Review: Romancing the Duke by Tessa Dare

Review: Romancing the Duke by Tessa DareRomancing the Duke by Tessa Dare
Series: Castles Ever After #1
Published by Avon on January 28, 2014
Genres: Historical, Humor, Romance
Pages: 370
Format: eBook
Source: Library
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four-half-stars

In the first in Tessa Dare's captivating Castles Ever After series, a mysterious fortress is the setting for an unlikely love . . .

As the daughter of a famed author, Isolde Ophelia Goodnight grew up on tales of brave knights and fair maidens. She never doubted romance would be in her future, too. The storybooks offered endless possibilities.

And as she grew older, Izzy crossed them off. One by one by one.

Ugly duckling turned swan?
Abducted by handsome highwayman?
Rescued from drudgery by charming prince?

No, no, and… Heh.

Now Izzy’s given up yearning for romance. She’ll settle for a roof over her head. What fairy tales are left over for an impoverished twenty-six year-old woman who’s never even been kissed?

This one.

When I was in high school, one of my secret—unless my mom actually knew, since I suspect I was not that subtle—joys was sneaking my mom’s romance novels out of the family library to read. They were a revelation and I loved them. I read my favorites over and over, especially the swooniest scenes. Then, as time passed, I found my love of romance novels waning, until it turned to loathing. I was sick of the predictable story lines and simultaneous orgasms. I was disgusted with the machismo and sexism. I was done. Except that I’m back now. In the last few years, YA has given me back my appreciation for fluff and for a good romance well-told. Now I’m ready to embark on a journey through romance to find the best ones.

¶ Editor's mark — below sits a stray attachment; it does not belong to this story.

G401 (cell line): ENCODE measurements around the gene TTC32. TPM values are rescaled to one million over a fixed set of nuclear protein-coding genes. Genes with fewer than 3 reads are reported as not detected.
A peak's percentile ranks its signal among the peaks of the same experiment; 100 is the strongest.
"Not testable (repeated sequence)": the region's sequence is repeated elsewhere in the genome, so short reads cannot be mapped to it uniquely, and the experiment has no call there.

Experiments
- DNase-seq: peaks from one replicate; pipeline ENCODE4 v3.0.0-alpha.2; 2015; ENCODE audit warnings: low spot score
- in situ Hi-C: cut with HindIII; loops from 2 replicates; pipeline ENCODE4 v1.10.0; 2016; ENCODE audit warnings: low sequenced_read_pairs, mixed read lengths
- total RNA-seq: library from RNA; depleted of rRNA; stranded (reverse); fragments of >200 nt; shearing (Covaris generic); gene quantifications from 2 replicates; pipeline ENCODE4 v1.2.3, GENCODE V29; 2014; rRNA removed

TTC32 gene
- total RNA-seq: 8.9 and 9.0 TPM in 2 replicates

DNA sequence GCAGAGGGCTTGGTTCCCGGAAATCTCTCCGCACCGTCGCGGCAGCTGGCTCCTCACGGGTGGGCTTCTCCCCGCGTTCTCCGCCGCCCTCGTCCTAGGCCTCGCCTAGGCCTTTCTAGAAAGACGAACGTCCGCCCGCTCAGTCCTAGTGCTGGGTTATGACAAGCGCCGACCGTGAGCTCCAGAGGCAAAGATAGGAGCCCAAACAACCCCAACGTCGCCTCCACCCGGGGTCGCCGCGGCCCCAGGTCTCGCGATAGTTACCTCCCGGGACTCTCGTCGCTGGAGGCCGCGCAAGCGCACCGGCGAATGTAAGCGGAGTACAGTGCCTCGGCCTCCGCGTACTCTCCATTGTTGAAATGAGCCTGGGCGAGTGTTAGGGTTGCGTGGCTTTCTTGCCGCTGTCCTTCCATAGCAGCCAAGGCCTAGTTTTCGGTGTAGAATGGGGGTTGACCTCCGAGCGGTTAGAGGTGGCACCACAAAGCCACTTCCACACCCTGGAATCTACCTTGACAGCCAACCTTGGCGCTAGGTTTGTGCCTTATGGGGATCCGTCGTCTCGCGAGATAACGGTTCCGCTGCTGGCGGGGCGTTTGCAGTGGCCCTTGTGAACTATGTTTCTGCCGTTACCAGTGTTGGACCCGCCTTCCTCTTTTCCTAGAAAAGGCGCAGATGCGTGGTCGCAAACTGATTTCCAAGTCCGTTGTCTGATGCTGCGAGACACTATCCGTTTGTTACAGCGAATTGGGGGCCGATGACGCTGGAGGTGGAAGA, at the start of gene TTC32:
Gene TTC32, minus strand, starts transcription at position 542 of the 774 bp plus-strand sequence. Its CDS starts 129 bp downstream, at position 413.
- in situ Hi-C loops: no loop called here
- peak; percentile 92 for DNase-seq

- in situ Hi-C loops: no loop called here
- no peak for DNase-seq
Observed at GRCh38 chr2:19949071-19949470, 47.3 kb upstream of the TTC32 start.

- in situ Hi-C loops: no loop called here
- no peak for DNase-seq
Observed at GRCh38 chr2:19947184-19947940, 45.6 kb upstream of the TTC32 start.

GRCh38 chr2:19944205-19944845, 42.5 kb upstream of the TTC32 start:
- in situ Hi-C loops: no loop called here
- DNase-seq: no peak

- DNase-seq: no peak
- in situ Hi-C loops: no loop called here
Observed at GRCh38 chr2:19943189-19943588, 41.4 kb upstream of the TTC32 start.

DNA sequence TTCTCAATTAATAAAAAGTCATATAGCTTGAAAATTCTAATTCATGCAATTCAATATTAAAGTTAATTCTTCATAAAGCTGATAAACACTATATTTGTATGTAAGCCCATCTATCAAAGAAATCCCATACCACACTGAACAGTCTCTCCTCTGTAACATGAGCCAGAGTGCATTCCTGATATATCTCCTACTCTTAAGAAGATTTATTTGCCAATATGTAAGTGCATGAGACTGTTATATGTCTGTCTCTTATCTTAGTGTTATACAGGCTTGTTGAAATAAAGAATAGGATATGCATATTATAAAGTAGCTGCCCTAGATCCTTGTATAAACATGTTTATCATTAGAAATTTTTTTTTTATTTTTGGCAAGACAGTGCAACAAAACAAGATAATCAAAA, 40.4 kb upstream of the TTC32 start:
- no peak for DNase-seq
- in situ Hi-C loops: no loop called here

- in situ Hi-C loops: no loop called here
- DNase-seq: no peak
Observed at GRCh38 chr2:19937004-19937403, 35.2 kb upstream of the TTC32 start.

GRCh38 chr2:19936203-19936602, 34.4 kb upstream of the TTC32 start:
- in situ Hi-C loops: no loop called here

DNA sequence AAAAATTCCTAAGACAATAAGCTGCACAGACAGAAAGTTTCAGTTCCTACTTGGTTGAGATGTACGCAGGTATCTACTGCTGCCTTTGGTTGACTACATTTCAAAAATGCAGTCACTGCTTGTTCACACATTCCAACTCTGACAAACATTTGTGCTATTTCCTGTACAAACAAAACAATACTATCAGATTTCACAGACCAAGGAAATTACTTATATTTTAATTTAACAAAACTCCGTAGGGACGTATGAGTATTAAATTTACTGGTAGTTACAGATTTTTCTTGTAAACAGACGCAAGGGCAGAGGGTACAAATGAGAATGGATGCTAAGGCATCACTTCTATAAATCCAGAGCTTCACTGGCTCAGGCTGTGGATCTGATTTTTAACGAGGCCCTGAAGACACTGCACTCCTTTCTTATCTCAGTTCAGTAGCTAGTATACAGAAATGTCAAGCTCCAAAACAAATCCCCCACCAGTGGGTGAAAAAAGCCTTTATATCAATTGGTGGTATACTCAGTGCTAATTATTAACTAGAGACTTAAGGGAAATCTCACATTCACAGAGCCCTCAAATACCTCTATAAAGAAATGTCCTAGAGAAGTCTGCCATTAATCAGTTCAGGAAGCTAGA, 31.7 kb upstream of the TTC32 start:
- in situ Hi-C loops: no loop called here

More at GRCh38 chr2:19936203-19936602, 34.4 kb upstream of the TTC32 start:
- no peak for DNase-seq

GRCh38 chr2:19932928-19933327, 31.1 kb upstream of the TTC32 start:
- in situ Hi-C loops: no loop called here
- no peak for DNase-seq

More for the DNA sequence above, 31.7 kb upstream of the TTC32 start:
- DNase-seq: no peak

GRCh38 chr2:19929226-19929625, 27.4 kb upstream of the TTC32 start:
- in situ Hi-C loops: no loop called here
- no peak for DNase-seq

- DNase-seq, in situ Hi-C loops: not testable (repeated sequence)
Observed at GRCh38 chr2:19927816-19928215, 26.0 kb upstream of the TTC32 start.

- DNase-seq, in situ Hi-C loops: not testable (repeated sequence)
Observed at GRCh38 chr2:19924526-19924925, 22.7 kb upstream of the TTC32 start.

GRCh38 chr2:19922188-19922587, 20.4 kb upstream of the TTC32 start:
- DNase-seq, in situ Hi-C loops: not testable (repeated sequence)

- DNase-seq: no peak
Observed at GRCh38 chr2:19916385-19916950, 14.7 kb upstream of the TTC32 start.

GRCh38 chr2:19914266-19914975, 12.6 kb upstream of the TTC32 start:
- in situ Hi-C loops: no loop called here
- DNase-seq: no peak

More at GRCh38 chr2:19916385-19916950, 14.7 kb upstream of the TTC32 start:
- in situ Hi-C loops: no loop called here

I decided to start with Tessa Dare for two reasons: 1) Elizabeth May (author of The Falconer) recommended her books in particular to me last week and 2) my library’s OverDrive had a copy available. As Rafiki would say, IT WAS TIME. Conditions were right for reading romance. Romancing the Duke was such an excellent life choice. While the story was still predictable, because hello it’s a romance and to not be predictable they’d have to not end up together which just no, and the sex scenes admittedly aren’t particularly disparate from ones I remember in my teen years, the ship is boss and well worth the scant hours of reading I spent.

Romance is oft-disparaged as a genre. It’s fluffy, for one. There aren’t huge lessons to be learned, unless you consider learning to trust and love and value yourself huge lessons. Plus, romance novels are read predominantly by women, which clearly is a bad sign. And they center primarily on ships. They are KISSING books. The disdain of this genre is clearly deserved.

is this a kissing book princess bride

Um, yeah, obviously I’m joking. There are good romance novels and bad, just like any other genre of fiction in the world. Now that I’ve come back to the genre from being one of those somewhat unimpressed people, I am, I think, much wiser. I could point to spots where the writing in Romancing the Duke isn’t the strongest and there’s a moment where some part of the female anatomy is referred to as “her pearl.” Romancing the Duke is a romance novel in very classic style in a lot of ways. That’s going to be a bad or wonderful thing, depending on the reader.

However, that said, I pretty much instaloved on this book. The romance novels I read as a teen were either classified as something else (chick lit) or they were full of scandal and intrigue. I’m not going to get into chick lit versus romance here, because I’m not really informed enough on the distinctions. Romancing the Duke combines what I liked about both. It’s historical and one hundred percent romance-focused, but it’s also got the light-hearted humor and banter that I loved so much about chick lit novels in my teen years. Neither Dare, nor her characters, are taking themselves too seriously. It makes me think of Meg Cabot’s novels, in its shameless embrace of fun, laughter, and pleasure.

gif make em laugh singin in the rain

The names are ridiculous. Izzy Goodnight falls in love with Ransom. I mean, Ransom. What is that even? But who even cares, because this ship is gold. There’s a definite Beauty and the Beast feel to Romancing the Duke. Ransom’s been locked up in his medieval castle for seven months, wounded and brooding. He doesn’t want company and he no longer enjoys life. Even before that, he never felt worth loving. Izzy stumbles in, the supposed owner of his castle, sold, apparently, without his will by his solicitors. They begin to annoy and delight each other immediately.

gif she's so beautiful beauty and the beast